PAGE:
Incoterms 2010

International Commercial Terms, known as "Incoterms", are a series of pre-defined commercial terms published by the International Chamber of Commerce (ICC) widely used in international commercial transactions. The Incoterms define the responsibilities of exporters and importers in the arrangement of shipments and the transfer of liability involved at various stages of the transaction. It is crucial to agree on an Incoterm at the start of a negotiation/quotation of a sale, as it will affect the costs and responsibilities involved in shipping, insurance and tariffs.

The International Chamber of Commerce updates the Incoterms rules every 10 years to adapt them to contemporary commercial practice, so the new Incoterms 2010 rules were revised and became effective on January 1, 2011. The new Incoterms 2010 rules explain standard terms that are used in contracts for the sale of goods. These are essential International Chamber of Commerce tools that help traders avoid misunderstandings by clarifying the costs, risks and responsabilities of both buyers and sellers resulting in better clarification and application of the eleven (11) Incoterms, and consistent with the way global trade is actually conducted since the last update in 2000.

The main difference between the 2000 version and the new 2010 version are that there are 11 rules instead of 13. The 2000 version also grouped Incoterms rules into 4 term categories. The new 2010 version is classified in 2 categories according to the mode of transport (maritime vs. any other mode[s]) that are listed below in order of increasing risk/liability to the exporter. The DAT (Delivered at Terminal) and DAP (Delivered at Place) Incoterms replace the former claused DEQ, DAF, DES and DDU.

Under the revised terms, buyers and sellers are being urged to contract precisely where delivery is made and what charges are covered. This should avoid double-billing of terminal handling charges at the port of discharge. References to "ship's rail" were taken out to clarify that delivery means "on-board" the vessel. Insurance, electronic documentation, and supply chain security are addressed in more detail, and gender-neutral language is now used.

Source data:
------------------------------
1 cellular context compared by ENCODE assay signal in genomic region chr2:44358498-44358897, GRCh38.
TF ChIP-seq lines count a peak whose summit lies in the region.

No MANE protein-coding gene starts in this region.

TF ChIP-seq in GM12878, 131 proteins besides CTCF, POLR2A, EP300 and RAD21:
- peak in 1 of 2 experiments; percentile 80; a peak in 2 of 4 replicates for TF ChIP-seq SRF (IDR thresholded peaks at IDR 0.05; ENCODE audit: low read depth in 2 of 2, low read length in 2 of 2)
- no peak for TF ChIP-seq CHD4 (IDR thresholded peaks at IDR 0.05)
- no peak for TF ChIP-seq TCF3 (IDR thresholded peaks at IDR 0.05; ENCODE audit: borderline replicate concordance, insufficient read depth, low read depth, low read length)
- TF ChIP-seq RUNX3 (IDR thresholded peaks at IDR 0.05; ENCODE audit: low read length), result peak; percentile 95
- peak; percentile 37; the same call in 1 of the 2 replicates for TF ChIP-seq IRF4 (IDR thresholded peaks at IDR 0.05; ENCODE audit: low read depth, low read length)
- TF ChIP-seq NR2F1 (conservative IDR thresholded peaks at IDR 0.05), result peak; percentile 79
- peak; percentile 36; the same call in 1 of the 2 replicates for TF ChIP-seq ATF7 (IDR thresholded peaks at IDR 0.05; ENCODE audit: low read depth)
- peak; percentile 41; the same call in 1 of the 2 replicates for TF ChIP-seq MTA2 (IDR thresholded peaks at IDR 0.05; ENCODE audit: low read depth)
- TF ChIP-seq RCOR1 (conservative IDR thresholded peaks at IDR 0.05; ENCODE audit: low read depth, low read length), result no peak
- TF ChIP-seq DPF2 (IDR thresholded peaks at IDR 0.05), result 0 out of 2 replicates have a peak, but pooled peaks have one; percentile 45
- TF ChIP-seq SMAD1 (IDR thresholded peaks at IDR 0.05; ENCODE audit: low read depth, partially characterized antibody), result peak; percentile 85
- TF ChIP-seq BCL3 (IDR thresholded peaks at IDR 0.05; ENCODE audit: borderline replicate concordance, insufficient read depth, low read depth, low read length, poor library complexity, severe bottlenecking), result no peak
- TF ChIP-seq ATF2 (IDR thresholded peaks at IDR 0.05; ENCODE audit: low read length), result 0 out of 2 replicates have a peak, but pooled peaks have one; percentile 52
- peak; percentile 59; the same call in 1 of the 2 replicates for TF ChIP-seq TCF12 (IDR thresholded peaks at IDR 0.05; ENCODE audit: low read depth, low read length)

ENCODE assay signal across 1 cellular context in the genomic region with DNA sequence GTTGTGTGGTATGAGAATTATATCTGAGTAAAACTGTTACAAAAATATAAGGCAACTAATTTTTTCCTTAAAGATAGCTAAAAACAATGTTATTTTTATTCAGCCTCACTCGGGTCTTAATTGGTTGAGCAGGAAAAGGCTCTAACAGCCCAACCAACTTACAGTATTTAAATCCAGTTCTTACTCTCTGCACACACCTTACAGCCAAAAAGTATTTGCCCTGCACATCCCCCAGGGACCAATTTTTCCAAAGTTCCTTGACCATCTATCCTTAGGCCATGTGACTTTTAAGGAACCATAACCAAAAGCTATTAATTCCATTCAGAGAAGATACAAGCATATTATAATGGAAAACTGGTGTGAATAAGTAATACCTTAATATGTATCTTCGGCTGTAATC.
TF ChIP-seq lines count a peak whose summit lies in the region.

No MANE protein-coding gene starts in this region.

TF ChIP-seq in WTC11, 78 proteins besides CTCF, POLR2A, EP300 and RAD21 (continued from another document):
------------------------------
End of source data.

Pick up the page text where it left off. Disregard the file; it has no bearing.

Rules for Any Mode or Modes of Transportation


Ex Works

Seller delivers (without loading) the goods at disposal of buyer at seller's premises. Long held as the most preferable term for those new-to-export because it represents the minimum liability to the seller. On these routed transactions, the buyer has limited obligation to provide export information to the seller.


Free Carrier

Seller delivers the goods to the carrier and may be responsible for clearing the goods for export (filing the EEI). More realistic than EXW because it includes loading at pick-up, which is commonly expected, and sellers are more concerned about export violations.


Carriage Paid To

Seller delivers goods to the carrier at an agreed place, shifting risk to the buyer, but seller must pay cost of carriage to the named place of destination.


Carriage and Insurance Paid to

Seller delivers goods to the carrier at an agreed place, shifting risk to the buyer, but seller pays carriage and insurance to the named place of destination.


Delivered At Terminal

Seller bears cost, risk and responsibility until goods are unloaded (delivered) at named quay, warehouse, yard, or terminal at destination. Demurrage or detention charges may apply to seller. Seller clears goods for export, not import. DAT replaces DEQ, DES.


Delivered At Place

Seller bears cost, risk and responsibility for goods until made available to buyer at named place of destination. Seller clears goods for export, not import. DAP replaces DAF, DDU.


Delivered Duty Paid

Seller bears cost, risk and responsibility for cleared goods at named place of destination at buyers disposal. Buyer is responsible for unloading. Seller is responsible for import clearance, duties and taxes so buyer is not "importer of record".


Rules for Sea and Inland Waterway Transport


Free Alongside Ship

Risk passes to buyer, including payment of all transportation and insurance costs, once delivered alongside the ship (realistically at named port terminal) by the seller. The export clearance obligation rests with the seller.


Free On Board

Risk passes to buyer, including payment of all transportation and insurance costs, once delivered on board the ship by the seller. A step further than FAS.


Cost and Freight

Seller delivers goods and risk passes to buyer when on board the vessel. Seller arranges and pays cost and freight to the named destination port. A step further than FOB.


Cost, Insurance and Freight

Risk passes to buyer when delivered on board the ship. Seller arranges and pays cost, freight and insurance to destination port. Adds insurance costs to CFR.



  • Give a complete contract of sale.
  • Determine the price to be paid or the method of payment.
  • Deal with the transfer of ownership of the goods, or consequences of a breach of contract.


For more information on Incoterms 2010, click here.